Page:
But in this workshop, we use GNU Radio to go hands on with beamforming! Put away your arcsin calculator! Instead, we will control the beam, “see” the beam, and make measurements on that beam. We will go through together step by step, and then correlate our measurements to the math and theory of phased array beamformers (so get back out that arcsin calculator!). At the end, we put it all together to develop our very own monopulse tracking algorithm and “lock” into our RF source as it moves around. In all, this workshop covers steering angle, beam width, null locations, beam tapering, grating lobes, beam squint, and monopulse tracking.

Introduction to GRC Development for OpenCPI

OpenCPI

This workshop will present how the integration of OpenCPI as an infrastructure for GNU Radio will enable GNU Radio applications to both exploit the hardware of an embedded heterogeneous processing system, as well as be easily ported to multiple hardware configurations. OpenCPI is an open-source software framework for developing and executing component-based applications on heterogeneous embedded systems. The latest OpenCPI integration with GNU Radio provides an open infrastructure for supporting heterogeneous processing.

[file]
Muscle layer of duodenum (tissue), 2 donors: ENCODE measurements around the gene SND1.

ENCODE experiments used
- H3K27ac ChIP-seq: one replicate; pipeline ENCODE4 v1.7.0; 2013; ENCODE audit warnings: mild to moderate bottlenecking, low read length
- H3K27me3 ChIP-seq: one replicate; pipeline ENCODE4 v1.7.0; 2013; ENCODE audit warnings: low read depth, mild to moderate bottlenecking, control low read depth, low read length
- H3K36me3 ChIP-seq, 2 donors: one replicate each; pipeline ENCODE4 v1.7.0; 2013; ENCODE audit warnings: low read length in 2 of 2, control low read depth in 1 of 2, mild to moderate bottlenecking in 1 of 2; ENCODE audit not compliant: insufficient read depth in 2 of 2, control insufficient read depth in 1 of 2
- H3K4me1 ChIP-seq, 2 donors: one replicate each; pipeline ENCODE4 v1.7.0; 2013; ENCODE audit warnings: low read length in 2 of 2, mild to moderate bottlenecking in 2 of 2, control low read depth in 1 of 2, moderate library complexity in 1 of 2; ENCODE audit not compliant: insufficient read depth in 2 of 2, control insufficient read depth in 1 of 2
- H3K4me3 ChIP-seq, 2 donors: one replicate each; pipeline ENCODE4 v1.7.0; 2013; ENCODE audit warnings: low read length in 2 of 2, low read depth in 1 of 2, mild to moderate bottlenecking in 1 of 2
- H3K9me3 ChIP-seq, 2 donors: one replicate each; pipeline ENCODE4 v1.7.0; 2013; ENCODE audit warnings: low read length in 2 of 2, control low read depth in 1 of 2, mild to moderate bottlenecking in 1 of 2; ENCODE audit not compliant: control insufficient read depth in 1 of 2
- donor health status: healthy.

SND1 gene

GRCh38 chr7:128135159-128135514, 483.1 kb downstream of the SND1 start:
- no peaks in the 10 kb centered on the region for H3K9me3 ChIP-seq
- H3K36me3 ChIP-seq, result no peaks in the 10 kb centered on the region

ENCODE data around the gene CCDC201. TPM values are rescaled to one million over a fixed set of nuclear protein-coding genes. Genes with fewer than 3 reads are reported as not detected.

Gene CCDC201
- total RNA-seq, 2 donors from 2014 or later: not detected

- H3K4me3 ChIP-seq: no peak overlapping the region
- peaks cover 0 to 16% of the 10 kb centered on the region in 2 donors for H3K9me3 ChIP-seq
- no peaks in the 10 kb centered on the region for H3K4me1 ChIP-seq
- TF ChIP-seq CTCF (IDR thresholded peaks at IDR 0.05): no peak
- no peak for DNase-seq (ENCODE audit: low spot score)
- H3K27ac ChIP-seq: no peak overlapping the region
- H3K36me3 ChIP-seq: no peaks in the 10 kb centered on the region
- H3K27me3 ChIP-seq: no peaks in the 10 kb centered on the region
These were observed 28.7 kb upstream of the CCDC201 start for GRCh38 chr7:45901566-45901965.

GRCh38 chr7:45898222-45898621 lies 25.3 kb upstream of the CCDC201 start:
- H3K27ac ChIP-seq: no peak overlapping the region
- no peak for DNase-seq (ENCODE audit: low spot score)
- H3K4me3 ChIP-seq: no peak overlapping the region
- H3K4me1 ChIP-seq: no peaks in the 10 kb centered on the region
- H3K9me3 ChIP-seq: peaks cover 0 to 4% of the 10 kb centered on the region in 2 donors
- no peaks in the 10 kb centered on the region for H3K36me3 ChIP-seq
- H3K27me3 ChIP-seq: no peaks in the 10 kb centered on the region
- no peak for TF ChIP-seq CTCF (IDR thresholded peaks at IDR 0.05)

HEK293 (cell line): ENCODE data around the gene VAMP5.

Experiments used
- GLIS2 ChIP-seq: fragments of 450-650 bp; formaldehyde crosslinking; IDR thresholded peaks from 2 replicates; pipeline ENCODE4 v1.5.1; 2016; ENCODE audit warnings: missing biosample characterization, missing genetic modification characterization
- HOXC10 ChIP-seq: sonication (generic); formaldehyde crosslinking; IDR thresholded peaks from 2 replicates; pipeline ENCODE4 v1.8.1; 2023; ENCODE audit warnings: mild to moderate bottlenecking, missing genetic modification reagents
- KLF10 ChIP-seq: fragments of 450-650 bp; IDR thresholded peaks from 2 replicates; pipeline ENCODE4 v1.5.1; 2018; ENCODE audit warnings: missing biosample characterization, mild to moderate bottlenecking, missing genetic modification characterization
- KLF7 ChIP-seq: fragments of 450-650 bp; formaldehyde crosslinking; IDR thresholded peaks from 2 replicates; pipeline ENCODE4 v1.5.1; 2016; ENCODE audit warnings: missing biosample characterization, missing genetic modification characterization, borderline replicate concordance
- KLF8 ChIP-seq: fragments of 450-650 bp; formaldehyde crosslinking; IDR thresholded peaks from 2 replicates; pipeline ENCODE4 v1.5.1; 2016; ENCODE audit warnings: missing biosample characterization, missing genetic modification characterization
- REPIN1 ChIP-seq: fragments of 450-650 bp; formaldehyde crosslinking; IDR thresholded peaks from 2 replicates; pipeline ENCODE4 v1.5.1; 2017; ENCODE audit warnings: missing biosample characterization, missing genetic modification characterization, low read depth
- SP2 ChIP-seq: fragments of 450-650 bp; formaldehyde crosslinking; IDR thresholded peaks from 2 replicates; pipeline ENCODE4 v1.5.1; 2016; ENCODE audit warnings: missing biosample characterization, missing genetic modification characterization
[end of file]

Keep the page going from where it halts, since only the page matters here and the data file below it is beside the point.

During the workshop, the attendee will have hands-on experience and initial familiarity with the tasks of taking a GNU Radio application, such as a Zigbee based application, developed using GRC to build, and execute on multiple dissimilar embedded hardware platforms. The breadth of hardware platforms that OpenCPI supports includes multiple processor architectures (e.g. general, multi-core, manycore processors, GPUs), different FPGA architectures and FPGA toolchains, and connected devices such as transceivers. The attendee will become familiar with how the integration of OpenCPI as an infrastructure for GNU Radio will allow GR blocks to have alternative implementations, such as C++ or VHDL, ready to run on CPUs or with different FPGA vendors and configurations. The OpenCPI framework selects the appropriate implementation of every block to be used depending on the available hardware and can execute an application across multiple, different Software-Defined Radios.